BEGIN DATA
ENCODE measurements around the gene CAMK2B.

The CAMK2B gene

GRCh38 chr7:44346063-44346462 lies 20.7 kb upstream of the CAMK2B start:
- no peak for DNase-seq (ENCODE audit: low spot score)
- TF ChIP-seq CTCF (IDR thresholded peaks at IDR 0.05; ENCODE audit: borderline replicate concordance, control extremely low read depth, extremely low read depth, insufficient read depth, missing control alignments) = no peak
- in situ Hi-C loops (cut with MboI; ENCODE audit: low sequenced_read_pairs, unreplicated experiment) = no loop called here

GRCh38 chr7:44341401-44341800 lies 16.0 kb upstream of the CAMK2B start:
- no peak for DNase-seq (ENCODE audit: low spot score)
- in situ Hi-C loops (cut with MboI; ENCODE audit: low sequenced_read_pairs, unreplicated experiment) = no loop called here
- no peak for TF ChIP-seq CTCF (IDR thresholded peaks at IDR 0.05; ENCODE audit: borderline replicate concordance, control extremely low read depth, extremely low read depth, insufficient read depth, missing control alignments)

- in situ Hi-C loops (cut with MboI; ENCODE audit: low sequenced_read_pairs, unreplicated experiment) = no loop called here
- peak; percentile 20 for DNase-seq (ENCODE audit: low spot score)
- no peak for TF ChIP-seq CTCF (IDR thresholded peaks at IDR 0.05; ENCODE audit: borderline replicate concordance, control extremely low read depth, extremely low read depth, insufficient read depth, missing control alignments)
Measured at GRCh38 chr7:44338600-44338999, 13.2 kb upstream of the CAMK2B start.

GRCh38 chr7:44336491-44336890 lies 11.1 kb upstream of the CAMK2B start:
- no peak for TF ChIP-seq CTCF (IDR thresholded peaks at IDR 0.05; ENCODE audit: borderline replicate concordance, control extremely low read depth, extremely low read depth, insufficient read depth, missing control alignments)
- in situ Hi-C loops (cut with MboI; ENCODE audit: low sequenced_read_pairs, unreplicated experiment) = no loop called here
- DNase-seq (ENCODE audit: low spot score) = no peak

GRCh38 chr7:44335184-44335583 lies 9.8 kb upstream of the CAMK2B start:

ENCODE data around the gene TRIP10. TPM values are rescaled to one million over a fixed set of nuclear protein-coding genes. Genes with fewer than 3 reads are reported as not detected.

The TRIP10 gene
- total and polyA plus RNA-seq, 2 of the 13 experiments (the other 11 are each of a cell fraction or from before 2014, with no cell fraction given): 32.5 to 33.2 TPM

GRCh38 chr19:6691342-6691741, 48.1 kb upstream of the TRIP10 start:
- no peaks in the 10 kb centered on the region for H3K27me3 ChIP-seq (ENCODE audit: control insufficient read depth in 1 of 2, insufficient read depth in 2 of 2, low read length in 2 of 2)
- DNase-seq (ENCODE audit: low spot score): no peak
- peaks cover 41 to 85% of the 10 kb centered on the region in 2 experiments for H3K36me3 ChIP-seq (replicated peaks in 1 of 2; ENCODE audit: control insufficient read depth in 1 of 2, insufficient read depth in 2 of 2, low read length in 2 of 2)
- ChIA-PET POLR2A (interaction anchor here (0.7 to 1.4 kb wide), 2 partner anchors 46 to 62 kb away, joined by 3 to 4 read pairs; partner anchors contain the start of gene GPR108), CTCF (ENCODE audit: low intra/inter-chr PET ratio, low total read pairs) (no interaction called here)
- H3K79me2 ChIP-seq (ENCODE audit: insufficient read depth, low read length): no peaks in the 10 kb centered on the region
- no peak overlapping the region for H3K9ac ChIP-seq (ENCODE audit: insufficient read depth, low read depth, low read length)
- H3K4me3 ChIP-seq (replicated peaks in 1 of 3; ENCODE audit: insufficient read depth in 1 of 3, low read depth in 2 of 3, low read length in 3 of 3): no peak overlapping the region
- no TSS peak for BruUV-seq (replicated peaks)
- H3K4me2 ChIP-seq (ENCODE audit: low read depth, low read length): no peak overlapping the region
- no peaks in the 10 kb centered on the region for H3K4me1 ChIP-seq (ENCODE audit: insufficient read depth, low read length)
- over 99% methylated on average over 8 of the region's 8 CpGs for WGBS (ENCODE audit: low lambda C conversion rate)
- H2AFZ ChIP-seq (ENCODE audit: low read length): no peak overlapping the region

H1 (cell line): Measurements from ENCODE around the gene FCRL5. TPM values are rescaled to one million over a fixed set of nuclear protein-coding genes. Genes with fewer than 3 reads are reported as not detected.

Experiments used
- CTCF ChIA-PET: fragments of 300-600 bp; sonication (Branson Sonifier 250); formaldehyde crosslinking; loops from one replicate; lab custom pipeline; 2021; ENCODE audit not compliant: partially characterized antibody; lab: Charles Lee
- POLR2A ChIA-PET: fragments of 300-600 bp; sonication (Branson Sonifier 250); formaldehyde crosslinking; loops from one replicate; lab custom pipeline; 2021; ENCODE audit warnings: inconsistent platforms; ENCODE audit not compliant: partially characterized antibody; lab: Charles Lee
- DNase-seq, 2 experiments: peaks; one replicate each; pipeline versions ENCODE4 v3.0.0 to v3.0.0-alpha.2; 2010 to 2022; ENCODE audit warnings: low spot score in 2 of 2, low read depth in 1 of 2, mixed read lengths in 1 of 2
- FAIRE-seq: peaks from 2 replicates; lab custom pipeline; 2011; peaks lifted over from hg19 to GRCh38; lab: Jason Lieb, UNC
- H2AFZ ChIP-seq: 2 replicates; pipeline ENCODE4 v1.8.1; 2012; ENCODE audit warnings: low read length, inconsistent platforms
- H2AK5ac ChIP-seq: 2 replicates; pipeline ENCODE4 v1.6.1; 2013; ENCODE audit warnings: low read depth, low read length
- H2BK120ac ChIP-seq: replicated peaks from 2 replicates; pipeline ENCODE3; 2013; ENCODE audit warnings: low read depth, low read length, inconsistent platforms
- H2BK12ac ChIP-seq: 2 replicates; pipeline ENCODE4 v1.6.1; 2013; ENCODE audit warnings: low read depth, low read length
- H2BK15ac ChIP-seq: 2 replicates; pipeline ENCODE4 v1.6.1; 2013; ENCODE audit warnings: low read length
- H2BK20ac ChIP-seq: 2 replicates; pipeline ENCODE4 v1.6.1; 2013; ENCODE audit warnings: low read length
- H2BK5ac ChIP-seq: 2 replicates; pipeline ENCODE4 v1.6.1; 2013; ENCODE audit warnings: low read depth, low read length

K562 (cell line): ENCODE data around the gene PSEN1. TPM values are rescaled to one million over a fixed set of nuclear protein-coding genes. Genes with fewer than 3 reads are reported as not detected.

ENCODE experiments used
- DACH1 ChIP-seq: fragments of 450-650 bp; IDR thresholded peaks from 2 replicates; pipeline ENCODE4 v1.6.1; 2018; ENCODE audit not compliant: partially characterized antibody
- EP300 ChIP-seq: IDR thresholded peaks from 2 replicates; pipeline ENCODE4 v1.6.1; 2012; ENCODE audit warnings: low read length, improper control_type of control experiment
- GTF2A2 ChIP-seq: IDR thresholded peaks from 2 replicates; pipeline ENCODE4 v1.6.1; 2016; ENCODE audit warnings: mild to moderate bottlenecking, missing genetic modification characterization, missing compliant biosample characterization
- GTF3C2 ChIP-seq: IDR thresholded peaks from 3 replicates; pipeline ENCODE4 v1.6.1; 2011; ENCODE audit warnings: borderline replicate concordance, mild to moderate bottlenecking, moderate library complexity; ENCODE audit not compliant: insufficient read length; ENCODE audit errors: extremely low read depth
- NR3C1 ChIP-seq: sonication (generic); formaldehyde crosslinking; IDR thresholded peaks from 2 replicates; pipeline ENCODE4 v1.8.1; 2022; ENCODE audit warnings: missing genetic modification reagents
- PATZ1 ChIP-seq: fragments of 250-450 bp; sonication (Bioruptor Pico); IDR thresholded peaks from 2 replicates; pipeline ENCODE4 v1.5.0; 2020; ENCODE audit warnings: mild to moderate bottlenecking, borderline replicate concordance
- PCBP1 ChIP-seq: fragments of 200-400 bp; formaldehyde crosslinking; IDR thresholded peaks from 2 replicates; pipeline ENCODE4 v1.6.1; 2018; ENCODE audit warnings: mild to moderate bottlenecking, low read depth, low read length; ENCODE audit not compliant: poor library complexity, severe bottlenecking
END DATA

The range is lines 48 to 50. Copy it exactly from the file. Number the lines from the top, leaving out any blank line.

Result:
- H2BK5ac ChIP-seq: 2 replicates; pipeline ENCODE4 v1.6.1; 2013; ENCODE audit warnings: low read depth, low read length

K562 (cell line): ENCODE data around the gene PSEN1. TPM values are rescaled to one million over a fixed set of nuclear protein-coding genes. Genes with fewer than 3 reads are reported as not detected.

ENCODE experiments used